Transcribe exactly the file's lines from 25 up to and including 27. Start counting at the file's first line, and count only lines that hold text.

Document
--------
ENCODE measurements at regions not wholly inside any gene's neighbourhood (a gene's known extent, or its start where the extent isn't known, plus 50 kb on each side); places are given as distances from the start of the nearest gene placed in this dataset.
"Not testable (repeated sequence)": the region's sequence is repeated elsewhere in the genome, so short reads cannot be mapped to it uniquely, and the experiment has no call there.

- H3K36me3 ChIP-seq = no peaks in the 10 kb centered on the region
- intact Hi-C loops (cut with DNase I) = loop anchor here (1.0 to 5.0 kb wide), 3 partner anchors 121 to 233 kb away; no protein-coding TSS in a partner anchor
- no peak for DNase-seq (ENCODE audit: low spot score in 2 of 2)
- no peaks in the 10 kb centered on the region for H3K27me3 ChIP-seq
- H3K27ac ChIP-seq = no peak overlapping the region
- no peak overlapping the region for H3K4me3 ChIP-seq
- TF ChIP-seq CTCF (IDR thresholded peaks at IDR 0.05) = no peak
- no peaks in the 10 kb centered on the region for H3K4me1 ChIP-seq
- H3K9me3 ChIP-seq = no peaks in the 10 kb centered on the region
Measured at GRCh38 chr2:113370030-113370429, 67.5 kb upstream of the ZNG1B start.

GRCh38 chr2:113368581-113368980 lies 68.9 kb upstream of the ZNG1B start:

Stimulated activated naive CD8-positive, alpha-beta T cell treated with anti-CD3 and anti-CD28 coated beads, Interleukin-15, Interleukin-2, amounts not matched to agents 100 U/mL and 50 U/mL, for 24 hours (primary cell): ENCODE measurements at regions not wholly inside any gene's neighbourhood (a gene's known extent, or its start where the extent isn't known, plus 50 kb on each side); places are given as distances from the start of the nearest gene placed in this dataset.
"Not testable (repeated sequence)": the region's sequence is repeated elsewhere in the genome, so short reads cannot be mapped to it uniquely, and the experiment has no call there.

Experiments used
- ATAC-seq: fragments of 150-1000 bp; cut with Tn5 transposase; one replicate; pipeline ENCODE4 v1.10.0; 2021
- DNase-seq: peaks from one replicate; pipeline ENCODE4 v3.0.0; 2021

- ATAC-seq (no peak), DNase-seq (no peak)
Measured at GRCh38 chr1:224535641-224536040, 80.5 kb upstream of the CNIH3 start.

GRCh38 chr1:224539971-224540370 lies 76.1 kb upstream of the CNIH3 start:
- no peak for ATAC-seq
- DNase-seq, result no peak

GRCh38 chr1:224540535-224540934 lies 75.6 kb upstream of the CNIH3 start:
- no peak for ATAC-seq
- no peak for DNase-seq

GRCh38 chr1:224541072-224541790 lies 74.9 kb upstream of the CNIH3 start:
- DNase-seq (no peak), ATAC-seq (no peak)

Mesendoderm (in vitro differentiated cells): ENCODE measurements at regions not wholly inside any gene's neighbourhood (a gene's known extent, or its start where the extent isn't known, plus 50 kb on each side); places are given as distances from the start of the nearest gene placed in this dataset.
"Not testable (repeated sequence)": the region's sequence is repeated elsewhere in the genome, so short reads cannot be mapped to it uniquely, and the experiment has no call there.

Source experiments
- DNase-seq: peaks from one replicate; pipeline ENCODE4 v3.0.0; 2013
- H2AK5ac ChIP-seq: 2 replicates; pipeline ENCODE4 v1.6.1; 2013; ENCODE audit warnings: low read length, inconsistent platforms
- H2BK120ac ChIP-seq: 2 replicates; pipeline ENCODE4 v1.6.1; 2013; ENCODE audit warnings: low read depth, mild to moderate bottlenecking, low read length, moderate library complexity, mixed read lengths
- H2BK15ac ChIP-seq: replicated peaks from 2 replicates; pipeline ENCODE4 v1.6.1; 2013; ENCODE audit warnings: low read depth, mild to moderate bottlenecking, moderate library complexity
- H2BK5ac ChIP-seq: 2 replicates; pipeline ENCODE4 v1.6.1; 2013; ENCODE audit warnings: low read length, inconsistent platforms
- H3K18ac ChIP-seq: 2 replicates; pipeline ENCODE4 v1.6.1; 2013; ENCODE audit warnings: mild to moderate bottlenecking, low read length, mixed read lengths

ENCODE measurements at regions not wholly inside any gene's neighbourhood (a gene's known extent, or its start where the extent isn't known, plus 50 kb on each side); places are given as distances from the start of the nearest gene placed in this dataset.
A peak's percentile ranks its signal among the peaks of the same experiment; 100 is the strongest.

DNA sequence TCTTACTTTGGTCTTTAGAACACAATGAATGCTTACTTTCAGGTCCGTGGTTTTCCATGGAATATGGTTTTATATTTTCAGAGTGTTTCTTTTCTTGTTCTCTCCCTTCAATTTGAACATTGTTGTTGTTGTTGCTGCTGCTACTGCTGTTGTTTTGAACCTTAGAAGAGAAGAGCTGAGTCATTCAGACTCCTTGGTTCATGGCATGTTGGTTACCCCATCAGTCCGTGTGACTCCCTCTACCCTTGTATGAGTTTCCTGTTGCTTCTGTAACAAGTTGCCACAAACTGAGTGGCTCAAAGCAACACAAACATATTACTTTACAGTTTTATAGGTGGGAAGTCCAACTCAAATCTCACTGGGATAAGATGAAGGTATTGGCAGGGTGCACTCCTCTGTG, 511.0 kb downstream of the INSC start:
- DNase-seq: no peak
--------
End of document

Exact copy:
- no peak for ATAC-seq
- no peak for DNase-seq

GRCh38 chr1:224541072-224541790 lies 74.9 kb upstream of the CNIH3 start: